Tags: Trump Administration | GOP | Changes | Tactics | Latino | Florida

GOP Changes Tactics to Win Latinos in Florida

Image: GOP Changes Tactics to Win Latinos in Florida

Georgina Arcienegas holds a sign in support of Latino voters on Tuesday, Jan. 12, 2016, in Doral, Fla. . (AP Photo/Lynne Sladky)

By    |   Wednesday, 31 Aug 2016 12:02 PM

As the Hispanic population of Florida rises and becomes more diverse, Republicans are changing their recruitment methods to keep up.

State Rep. Bob Cortes was Longwood, Florida's first Puerto Rican mayor, and the first Puerto Rican from his district in the state House, but now the Republican faces an uphill battle for reelection, The Washington Post reports.

According to Cortes, he campaigns as "an elected official who happens to be Hispanic, not a Hispanic elected official," meaning he focuses on "understanding the diversity of the people who live in the district."

"No Party Affiliation," or NPA, voters make up 26 percent of the Florida electorate now, and are the fastest-growing voting demographic in the Sunshine State. Both Republicans and Democrats are losing support, according to Susan MacManus, a University of South Florida political science professor. She told the Post that both major parties are "fighting for their lives."

"Republicans are a little bit more at risk because of what Trump has already done," she continued. "That's why his changing commentary to talking about borders instead of deportation is probably too little, too late."

Trump's rhetoric on immigrants bothers many Americans of Hispanic descent, including many among the almost 1.1 million Puerto Ricans in Florida.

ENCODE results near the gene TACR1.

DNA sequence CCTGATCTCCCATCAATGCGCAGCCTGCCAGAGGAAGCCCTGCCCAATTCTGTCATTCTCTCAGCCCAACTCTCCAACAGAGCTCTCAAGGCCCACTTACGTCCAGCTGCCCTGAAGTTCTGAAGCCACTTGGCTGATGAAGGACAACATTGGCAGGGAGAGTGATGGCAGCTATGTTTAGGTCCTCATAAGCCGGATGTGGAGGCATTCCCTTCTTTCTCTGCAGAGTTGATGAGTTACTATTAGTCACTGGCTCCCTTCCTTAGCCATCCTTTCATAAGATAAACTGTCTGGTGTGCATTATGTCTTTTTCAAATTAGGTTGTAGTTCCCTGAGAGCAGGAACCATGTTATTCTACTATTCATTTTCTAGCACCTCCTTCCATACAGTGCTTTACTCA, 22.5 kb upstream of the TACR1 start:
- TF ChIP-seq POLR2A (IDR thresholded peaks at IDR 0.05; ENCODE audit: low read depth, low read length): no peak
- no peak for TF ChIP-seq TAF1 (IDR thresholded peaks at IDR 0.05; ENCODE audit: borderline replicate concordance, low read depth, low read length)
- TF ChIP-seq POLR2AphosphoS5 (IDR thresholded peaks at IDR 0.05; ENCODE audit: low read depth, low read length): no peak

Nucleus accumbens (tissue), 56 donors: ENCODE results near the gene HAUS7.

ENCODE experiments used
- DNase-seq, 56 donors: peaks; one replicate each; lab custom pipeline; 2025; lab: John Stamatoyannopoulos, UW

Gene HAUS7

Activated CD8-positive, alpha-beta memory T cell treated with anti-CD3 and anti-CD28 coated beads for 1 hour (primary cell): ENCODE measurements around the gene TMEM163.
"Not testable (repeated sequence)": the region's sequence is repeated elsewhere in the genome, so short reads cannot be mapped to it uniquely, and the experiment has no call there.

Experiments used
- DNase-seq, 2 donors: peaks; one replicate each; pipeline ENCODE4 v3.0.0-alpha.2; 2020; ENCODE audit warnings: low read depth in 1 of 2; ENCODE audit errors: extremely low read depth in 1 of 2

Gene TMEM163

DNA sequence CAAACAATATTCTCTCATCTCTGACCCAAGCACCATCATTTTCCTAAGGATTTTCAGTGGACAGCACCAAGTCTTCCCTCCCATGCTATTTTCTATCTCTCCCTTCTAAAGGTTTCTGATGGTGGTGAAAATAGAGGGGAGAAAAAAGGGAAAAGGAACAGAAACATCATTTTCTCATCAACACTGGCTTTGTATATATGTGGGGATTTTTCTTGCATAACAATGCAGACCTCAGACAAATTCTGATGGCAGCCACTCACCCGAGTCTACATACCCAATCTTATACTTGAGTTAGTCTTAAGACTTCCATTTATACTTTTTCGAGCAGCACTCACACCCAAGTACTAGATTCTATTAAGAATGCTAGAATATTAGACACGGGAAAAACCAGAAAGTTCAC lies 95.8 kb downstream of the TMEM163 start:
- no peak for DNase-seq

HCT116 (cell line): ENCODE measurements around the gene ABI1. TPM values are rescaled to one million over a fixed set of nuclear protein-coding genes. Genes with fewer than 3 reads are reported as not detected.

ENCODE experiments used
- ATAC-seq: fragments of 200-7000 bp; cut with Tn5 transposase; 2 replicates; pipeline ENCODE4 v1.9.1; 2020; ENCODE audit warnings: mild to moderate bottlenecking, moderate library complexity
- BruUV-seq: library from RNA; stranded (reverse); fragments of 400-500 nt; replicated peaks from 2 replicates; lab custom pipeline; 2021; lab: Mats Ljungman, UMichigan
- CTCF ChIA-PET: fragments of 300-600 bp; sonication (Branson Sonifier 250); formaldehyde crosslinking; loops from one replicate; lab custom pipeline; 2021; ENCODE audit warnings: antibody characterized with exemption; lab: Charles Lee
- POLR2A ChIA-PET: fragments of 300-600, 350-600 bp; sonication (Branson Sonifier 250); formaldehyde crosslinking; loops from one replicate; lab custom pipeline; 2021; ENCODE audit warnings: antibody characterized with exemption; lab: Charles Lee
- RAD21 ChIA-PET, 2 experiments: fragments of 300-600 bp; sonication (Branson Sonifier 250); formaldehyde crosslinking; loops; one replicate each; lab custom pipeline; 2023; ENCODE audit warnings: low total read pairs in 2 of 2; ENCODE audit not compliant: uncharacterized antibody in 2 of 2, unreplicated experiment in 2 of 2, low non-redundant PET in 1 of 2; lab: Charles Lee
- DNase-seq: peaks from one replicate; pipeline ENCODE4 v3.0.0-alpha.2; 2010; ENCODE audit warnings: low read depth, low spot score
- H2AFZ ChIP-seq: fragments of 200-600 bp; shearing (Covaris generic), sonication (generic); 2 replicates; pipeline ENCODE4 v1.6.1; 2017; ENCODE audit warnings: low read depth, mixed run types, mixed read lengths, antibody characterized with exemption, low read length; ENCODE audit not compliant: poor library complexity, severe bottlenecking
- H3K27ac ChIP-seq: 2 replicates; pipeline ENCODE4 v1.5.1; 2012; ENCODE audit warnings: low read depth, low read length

"He's a liar. He's a flat-out liar. I don't think that man is capable of running this country. He's a time bomb," Lisa Diaz, a 51-year-old Puerto Rican who moved to Kissimmee, Florida from New York in 2006, told the Post.

The LIBRE Initiative, a nonprofit conservative organization backed by David and Charles Koch that focuses on outreach to the Hispanic community, has been avoiding the subject of Trump when talking to voters.

LIBRE volunteers go door-to-door, but instead of asking voters if they're supporting Trump in the election, they ask questions like: "should Puerto Rico's political leaders be held responsible for the island's debt crisis?" and "should taxpayers be forced to pay for the mistakes of Obamacare?"

Florida may elect its first Puerto Rican congressman this year, NBC News reports, after Darren Soto won the Democratic primary for his district in central Florida.

Their previous representative, Alan Grayson, on Tuesday lost a bid for U.S. Senate in the Democratic primary, which was won by U.S. Rep. Patrick Murphy.

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As the Hispanic population of Florida rises and becomes more diverse, Republicans are changing their recruitment methods to keep up.
GOP, Changes, Tactics, Latino, Florida
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2016-02-31
Wednesday, 31 Aug 2016 12:02 PM
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